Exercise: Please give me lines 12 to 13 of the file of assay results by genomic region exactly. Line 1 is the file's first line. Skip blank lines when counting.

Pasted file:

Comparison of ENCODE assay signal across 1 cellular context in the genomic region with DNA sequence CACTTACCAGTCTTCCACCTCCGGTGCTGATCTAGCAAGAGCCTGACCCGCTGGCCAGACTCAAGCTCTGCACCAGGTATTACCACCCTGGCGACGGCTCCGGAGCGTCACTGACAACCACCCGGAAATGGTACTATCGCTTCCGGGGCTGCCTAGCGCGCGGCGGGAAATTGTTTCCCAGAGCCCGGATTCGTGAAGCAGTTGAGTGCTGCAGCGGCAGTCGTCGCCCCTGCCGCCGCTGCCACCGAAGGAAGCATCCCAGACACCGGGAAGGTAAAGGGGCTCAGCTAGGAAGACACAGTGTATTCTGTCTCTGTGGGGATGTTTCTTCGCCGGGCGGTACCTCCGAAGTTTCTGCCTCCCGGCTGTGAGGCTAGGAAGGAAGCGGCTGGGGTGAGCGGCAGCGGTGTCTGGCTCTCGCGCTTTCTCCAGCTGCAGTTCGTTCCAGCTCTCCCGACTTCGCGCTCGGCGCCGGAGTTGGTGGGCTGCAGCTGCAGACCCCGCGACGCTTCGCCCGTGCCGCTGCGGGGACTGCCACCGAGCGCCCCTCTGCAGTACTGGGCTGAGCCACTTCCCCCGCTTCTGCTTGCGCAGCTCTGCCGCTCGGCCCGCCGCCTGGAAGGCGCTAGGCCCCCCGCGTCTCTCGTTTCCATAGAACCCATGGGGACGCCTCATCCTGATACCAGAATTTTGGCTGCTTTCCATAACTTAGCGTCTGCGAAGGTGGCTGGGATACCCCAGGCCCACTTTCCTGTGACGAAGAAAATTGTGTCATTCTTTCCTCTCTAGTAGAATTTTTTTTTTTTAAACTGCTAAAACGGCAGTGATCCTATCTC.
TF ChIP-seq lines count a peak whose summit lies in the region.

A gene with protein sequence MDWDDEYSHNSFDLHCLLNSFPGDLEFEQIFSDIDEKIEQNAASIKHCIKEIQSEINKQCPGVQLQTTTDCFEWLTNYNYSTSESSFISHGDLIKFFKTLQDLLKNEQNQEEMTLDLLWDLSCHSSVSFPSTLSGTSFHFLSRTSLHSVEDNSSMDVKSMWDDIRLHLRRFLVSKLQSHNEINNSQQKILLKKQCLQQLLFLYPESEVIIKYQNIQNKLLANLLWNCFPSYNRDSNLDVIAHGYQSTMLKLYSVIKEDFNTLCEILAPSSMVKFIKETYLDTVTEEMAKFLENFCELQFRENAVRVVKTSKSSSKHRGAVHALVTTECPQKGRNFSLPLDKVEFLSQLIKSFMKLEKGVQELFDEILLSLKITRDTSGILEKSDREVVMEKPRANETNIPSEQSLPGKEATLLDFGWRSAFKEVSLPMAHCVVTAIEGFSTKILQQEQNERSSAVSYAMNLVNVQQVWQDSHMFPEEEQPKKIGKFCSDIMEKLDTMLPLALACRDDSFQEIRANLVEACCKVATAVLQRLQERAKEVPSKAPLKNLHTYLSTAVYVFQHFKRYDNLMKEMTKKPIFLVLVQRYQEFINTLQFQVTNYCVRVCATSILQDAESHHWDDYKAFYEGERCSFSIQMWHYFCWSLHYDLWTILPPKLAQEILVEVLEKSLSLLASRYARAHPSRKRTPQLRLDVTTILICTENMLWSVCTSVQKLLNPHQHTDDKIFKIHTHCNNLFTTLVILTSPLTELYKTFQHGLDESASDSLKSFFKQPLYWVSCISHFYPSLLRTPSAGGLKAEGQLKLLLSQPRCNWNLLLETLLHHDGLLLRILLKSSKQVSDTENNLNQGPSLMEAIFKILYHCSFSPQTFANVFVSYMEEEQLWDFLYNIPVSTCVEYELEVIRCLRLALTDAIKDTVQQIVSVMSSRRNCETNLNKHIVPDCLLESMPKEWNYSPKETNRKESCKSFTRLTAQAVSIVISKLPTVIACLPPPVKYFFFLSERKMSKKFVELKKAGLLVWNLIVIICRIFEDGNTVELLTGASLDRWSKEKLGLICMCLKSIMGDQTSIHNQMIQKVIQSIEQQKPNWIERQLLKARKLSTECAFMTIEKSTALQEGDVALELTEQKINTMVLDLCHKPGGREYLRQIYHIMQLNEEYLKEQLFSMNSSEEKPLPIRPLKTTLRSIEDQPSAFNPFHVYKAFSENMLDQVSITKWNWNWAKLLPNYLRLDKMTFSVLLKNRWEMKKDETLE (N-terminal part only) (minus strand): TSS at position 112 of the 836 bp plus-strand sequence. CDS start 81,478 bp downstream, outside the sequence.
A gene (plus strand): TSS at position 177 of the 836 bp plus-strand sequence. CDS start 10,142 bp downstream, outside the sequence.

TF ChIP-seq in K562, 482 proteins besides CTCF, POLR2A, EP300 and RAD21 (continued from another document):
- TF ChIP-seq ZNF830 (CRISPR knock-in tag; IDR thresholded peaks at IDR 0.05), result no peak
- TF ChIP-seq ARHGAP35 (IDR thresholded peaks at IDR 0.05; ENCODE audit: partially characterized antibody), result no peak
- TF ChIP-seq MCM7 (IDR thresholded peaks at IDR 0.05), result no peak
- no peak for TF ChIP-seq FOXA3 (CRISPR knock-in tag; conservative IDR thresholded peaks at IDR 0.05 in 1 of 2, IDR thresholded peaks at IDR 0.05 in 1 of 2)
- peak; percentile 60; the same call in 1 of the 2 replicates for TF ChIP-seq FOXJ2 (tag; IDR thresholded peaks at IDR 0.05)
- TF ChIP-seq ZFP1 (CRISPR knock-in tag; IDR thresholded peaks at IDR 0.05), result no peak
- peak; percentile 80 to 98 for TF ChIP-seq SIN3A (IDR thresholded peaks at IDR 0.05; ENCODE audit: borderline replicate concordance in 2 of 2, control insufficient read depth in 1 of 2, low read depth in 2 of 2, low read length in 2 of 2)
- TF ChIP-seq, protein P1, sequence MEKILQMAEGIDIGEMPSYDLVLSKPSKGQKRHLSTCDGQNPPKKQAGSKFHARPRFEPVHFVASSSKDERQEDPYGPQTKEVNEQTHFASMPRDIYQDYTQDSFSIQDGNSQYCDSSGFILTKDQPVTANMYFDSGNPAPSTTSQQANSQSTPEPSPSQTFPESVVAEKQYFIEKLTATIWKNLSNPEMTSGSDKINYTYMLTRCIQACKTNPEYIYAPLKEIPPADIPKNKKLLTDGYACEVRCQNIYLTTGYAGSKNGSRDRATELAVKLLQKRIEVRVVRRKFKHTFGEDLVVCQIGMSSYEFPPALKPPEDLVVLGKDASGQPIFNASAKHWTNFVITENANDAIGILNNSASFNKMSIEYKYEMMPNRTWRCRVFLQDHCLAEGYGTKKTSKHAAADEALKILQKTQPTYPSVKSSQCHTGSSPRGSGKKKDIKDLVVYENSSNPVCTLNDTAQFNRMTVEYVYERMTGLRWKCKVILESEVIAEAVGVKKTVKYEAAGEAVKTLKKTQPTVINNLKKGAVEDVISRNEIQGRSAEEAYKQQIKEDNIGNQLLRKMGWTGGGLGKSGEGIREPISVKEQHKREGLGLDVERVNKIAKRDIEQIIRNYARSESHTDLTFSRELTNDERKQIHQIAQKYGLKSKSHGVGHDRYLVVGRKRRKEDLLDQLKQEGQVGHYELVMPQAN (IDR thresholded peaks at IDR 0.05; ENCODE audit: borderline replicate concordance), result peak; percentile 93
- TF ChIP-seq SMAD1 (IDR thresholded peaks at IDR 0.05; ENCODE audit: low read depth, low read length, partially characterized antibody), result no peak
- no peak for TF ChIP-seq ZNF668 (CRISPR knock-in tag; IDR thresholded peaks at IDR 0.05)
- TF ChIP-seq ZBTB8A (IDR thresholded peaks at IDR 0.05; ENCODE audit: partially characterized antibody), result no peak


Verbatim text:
- peak; percentile 80 to 98 for TF ChIP-seq SIN3A (IDR thresholded peaks at IDR 0.05; ENCODE audit: borderline replicate concordance in 2 of 2, control insufficient read depth in 1 of 2, low read depth in 2 of 2, low read length in 2 of 2)
- TF ChIP-seq, protein P1, sequence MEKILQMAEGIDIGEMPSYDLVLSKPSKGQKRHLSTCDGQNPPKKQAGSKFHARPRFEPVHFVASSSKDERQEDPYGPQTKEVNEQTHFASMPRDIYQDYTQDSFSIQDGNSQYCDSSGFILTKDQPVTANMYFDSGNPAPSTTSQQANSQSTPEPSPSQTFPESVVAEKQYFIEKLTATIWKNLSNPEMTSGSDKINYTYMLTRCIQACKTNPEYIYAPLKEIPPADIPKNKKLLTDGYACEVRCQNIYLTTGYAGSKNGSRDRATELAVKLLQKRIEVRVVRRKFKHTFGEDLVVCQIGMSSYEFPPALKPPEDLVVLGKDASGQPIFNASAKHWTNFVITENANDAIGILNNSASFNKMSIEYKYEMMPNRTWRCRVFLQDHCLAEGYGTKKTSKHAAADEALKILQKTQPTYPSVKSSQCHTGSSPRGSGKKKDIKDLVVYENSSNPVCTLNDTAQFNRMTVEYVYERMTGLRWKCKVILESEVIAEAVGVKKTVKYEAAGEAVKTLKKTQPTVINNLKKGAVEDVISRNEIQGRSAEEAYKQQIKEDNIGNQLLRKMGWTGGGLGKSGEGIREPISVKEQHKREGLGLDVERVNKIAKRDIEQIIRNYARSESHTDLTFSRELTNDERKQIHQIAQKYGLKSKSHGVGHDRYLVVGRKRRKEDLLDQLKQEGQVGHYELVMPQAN (IDR thresholded peaks at IDR 0.05; ENCODE audit: borderline replicate concordance), result peak; percentile 93